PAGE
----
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Inferring Inequality with Home Production

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  • Job Boerma
  • Loukas Karabarbounis

Abstract

We revisit the causes, welfare consequences, and policy implications of the dispersion in households' labor market outcomes using a model with uninsurable risk, incomplete asset markets, and a home production technology. Accounting for home production amplifies welfare-based differences across households meaning that inequality is larger than we thought. Using the optimality condition that households allocate more consumption to their more productive sector, we infer that the dispersion in home productivity across households is roughly three times as large as the dispersion in their wages. There is little scope for home production to offset differences that originate in the market sector because productivity differences in the home sector are large and the time input in home production does not covary with consumption expenditures and wages in the cross section of households. We conclude that the optimal tax system should feature more progressivity taking into account home production.

Suggested Citation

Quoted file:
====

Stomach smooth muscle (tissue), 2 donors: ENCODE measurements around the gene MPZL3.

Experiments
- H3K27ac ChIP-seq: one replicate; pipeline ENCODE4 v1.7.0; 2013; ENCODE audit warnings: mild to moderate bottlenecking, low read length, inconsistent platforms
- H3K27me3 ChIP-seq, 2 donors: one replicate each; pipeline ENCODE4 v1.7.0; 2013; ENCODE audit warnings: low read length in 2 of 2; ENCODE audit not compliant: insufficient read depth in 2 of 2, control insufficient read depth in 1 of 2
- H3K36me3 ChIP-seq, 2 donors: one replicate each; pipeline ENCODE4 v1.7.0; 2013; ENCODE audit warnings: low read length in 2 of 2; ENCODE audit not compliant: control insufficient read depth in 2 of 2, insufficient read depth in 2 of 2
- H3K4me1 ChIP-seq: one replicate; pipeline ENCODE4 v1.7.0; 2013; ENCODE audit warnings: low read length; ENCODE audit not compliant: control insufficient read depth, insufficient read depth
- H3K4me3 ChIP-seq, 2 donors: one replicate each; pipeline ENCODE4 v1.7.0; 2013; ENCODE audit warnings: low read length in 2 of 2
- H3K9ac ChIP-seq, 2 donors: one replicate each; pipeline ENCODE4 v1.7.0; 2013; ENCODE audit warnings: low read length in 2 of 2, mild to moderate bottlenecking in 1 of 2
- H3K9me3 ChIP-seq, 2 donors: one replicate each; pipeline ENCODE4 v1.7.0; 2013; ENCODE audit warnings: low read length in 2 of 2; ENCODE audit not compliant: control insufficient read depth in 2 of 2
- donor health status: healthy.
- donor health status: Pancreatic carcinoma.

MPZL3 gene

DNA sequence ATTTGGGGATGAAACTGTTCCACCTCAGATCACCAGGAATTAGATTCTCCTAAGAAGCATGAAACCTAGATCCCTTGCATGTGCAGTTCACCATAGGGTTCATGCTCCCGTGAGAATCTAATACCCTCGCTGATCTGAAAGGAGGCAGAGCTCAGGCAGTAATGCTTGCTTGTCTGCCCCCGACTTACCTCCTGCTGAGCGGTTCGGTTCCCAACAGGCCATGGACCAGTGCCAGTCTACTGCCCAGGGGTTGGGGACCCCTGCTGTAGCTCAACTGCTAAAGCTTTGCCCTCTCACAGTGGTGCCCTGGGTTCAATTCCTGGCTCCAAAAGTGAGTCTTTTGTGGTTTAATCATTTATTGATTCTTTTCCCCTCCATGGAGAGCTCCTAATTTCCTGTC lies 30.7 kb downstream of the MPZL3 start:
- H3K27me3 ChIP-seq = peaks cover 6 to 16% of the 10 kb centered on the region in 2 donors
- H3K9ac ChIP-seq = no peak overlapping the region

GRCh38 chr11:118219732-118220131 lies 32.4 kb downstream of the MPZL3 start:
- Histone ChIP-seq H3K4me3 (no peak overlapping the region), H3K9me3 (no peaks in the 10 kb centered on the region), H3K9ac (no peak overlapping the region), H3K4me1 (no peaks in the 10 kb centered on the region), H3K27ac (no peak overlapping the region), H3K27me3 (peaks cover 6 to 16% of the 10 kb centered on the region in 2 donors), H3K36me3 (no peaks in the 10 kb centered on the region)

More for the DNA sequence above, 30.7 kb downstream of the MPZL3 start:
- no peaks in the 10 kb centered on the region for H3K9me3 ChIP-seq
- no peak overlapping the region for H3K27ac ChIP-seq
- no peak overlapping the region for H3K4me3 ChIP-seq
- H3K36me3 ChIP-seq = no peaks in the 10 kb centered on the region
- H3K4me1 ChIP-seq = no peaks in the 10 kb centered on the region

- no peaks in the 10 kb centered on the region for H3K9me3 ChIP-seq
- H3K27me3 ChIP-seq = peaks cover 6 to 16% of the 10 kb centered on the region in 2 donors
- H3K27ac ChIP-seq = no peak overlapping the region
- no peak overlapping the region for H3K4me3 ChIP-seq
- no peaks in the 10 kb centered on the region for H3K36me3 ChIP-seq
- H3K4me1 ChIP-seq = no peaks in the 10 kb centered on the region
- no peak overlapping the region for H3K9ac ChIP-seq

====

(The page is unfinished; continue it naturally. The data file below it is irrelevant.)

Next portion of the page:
• Job Boerma & Loukas Karabarbounis, 2017. "Inferring Inequality with Home Production," NBER Working Papers 24166, National Bureau of Economic Research, Inc.
  • Handle: RePEc:nbr:nberwo:24166
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    References listed on IDEAS

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    1. Marcet, Albert & Obiols-Homs, Francesc & Weil, Philippe, 2007. "Incomplete markets, labor supply and capital accumulation," Journal of Monetary Economics, Elsevier, vol. 54(8), pages 2621-2635, November.
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    3. Josep Pijoan-Mas, 2006. "Precautionary Savings or Working Longer Hours?," Review of Economic Dynamics, Elsevier for the Society for Economic Dynamics, vol. 9(2), pages 326-352, April.
    4. Gilbert Ghez & Gary S. Becker, 1975. "The Allocation of Time and Goods over the Life Cycle," NBER Books, National Bureau of Economic Research, Inc, number ghez75-1, October.
    5. Gilbert Ghez & Gary S. Becker, 1975. "A Theory of the Allocation of Time and Goods Over the Life Cycle," NBER Chapters,in: The Allocation of Time and Goods over the Life Cycle, pages 1-45 National Bureau of Economic Research, Inc.
    6. Dirk Krueger & Fabrizio Perri, 2006. "Does Income Inequality Lead to Consumption Inequality? Evidence and Theory -super-1," Review of Economic Studies, Oxford University Press, vol. 73(1), pages 163-193.
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    More about this item

    JEL classification:

    • D10 - Microeconomics - - Household Behavior - - - General
    • D60 - Microeconomics - - Welfare Economics - - - General
    • E21 - Macroeconomics and Monetary Economics - - Consumption, Saving, Production, Employment, and Investment - - - Consumption; Saving; Wealth
    • J22 - Labor and Demographic Economics - - Demand and Supply of Labor - - - Time Allocation and Labor Supply

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